Collaboration is Critical: Art + Feminism Wikipedia Edit-a-thon 2018

Volunteers and community members collaborating to bring representation to Wikipedia

Volunteers and community members collaborating to bring representation to Wikipedia

 

Collaboration is Critical: Art + Feminism Wikipedia Edit-a-thon 2018

Museum Studies Intern at the Carnegie Museum of Art - Spring 2018

For five years, Art + Feminism Wikipedia Edit-a-thon events have been held all over the world by groups of independent volunteers and activists. However, despite being the largest general reference source on the Internet, Wikipedia still lacks gender diversity in editors and articles. The goal of the Art+Feminism campaign is simple: fix this problem by having more people of diverse gender identities contribute their voices to Wikipedia and by training them to create and edit articles on women, gender, feminism, and the arts. 

This spring, I had the privilege of doing an internship working under Hannah Turpin, Curatorial Assistant of Modern/Contemporary Art and Photography at the Carnegie Museum of Art. Part of my role was to help research and plan for Pittsburgh’s 2018 Edit-a-thon. On March 25, 2018, all of our hard work culminated in the event held in the Hall of Sculpture at the Carnegie Museum of Art. 

Preparing thirty-four artist research folders for the event in the months leading up to it was intense. But this task was secondary to the energizing collaboration between local arts organizations, long-time Wikipedia editors, and, most importantly, the community. 

In total, we had eighteen editors who collectively edited eighteen existing articles. In the process we added over 8,000 words, and created six entirely new Wikipedia articles. Some of this work involved fixing Deana Lawson’s article to save it from being deleted; expanding on articles for Betsy Damon, Machiko Hasegawa and Winifred Lutz; and creating entirely new entries for artists like Carol Ann Carter, Alisha Wormsley, and Jane Haskell.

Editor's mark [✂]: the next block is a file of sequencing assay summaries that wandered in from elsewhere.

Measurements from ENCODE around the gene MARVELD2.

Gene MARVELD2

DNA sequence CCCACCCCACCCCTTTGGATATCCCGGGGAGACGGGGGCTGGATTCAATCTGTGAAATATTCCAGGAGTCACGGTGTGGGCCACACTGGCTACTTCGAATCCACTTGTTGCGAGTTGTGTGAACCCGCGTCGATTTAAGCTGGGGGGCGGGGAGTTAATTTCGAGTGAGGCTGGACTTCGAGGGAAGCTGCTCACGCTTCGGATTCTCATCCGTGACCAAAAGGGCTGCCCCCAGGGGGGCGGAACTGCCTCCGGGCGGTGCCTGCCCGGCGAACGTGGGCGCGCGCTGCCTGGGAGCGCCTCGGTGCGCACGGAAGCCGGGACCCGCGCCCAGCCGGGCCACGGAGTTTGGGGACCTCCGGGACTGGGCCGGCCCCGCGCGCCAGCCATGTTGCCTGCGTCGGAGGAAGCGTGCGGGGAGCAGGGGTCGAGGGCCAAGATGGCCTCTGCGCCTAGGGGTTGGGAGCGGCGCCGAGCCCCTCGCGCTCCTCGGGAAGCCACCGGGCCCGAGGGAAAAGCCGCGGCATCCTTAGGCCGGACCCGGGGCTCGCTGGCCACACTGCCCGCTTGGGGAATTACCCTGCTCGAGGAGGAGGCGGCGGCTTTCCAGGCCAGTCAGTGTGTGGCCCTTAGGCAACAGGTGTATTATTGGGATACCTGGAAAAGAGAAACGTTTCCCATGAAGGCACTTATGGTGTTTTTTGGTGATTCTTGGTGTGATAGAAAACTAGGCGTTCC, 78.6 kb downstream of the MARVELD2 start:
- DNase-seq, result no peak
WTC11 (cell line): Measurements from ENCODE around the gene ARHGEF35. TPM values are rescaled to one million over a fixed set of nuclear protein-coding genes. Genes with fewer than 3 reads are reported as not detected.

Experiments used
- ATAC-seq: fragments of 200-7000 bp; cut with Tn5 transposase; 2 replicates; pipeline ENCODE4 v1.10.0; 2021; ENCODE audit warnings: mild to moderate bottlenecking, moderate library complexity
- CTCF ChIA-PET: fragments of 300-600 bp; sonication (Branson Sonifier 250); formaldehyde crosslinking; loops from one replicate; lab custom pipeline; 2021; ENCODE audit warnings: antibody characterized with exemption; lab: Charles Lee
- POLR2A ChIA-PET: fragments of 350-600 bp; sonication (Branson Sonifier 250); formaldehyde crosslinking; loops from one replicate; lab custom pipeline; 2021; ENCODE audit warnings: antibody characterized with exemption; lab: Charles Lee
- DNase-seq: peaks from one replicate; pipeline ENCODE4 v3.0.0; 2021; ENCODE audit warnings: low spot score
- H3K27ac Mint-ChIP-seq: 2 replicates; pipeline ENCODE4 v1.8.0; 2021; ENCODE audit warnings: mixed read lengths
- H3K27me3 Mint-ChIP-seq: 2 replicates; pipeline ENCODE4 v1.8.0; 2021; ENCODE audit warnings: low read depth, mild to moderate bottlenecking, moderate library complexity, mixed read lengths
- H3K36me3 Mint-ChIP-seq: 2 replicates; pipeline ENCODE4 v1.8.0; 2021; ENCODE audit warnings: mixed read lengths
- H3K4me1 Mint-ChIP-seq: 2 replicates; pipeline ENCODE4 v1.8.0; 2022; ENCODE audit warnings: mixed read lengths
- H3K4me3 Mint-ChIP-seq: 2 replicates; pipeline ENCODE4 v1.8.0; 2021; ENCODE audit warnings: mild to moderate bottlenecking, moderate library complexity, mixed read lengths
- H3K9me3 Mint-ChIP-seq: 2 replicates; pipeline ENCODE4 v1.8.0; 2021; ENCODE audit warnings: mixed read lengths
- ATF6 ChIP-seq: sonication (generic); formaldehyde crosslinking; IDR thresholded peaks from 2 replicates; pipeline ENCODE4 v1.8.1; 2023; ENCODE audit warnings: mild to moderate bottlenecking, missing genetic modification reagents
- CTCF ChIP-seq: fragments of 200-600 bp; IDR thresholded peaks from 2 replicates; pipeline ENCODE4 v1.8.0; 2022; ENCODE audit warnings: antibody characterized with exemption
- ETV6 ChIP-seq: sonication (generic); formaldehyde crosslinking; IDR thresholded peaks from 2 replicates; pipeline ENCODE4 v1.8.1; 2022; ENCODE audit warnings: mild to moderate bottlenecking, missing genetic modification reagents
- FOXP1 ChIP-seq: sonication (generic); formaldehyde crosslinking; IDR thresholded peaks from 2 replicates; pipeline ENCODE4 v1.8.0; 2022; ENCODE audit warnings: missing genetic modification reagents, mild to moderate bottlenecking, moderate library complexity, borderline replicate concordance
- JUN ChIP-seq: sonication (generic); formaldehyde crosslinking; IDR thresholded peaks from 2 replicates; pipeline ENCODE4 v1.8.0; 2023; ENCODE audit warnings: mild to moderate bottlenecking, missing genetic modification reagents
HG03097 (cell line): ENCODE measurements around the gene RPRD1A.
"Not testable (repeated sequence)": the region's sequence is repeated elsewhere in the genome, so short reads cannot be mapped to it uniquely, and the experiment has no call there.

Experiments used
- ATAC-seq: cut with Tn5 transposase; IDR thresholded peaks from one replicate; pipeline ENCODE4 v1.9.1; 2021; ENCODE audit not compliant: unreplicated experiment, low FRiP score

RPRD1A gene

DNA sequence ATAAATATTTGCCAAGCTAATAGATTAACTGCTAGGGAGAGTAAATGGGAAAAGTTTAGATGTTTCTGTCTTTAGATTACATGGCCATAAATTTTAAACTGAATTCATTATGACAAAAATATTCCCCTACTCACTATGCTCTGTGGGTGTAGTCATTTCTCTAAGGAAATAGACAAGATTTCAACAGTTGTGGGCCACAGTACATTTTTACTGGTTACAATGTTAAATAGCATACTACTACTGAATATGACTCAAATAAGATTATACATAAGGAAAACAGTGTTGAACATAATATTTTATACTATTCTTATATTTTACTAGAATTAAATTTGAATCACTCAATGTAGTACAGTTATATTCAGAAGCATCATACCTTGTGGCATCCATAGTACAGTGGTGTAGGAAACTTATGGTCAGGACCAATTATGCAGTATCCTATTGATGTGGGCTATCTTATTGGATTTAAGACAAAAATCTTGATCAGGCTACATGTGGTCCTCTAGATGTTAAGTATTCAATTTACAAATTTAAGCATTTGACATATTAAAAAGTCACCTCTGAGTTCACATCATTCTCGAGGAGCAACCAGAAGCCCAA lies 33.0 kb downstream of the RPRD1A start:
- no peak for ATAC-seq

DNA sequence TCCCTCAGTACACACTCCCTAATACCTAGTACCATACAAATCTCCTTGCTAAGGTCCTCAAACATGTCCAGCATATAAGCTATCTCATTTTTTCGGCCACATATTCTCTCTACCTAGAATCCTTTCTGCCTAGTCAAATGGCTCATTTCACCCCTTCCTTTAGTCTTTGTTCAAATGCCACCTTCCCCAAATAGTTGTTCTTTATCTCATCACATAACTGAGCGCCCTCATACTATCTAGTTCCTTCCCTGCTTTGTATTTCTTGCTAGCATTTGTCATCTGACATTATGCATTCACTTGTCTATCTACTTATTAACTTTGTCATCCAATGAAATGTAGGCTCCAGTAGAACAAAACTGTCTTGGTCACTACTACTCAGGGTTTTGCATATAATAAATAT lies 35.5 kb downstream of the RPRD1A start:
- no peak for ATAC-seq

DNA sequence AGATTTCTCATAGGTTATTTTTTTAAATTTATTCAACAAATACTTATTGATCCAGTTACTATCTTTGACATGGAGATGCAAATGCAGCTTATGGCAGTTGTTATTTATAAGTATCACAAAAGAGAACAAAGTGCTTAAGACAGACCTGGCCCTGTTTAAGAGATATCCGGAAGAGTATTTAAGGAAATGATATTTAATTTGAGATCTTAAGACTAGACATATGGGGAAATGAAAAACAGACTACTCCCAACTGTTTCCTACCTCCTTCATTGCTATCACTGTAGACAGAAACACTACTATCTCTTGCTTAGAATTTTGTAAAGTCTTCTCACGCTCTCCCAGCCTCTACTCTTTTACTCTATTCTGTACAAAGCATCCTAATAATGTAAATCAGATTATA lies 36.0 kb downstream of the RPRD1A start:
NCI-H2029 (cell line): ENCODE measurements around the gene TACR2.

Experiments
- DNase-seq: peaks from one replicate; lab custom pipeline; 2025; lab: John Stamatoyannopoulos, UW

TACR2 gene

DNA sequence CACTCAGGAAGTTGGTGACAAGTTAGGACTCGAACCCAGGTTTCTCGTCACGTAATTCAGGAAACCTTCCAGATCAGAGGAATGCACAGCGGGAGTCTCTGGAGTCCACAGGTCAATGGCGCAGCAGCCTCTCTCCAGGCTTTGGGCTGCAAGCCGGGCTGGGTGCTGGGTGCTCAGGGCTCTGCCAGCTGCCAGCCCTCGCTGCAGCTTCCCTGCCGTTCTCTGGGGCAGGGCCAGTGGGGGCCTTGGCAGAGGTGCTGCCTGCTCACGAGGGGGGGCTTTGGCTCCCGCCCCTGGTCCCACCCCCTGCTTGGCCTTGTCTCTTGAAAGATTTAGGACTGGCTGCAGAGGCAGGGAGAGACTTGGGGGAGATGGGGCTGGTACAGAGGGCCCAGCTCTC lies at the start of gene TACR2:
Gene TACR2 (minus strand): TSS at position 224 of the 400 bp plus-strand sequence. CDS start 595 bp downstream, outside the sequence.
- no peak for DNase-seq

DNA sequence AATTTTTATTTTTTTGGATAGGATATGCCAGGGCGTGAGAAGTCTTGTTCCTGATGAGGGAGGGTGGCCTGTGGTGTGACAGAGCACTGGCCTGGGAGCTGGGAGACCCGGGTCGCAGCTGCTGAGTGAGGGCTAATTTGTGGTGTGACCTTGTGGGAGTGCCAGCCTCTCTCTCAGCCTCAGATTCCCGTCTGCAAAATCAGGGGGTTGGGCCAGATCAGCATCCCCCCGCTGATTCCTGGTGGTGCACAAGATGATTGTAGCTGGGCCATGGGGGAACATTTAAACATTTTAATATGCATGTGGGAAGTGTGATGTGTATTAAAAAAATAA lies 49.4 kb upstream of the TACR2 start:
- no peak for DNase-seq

These impressive numbers were as important as the individual stories and connections that were made along the way. Many of the editors became invested in the artists they wrote about and the articles they edited. Some editors came to the event with specific artists in mind that they wanted to work with, while others came to learn how to edit Wikipedia, in the process becoming experts on artists who they might never had heard of otherwise. One editor asked me for help in finding an artist that they might be able to connect with. I handed them one artist folder on a whim; and, coincidentally, the editor discovered a personal connection. Not only had the editor and the artist attended the same college at the same time, but they also had made similar artworks depicting the same exact spot from the North Side of Pittsburgh. 

This coincidence proved to me that even if this event by itself made a relatively small addition to Wikipedia, putting any effort into sharing knowledge and creating spaces for underrepresented people can make a big impact on an individual level.

Learn more about the Collecting Knowledge Pittsburgh initiative here

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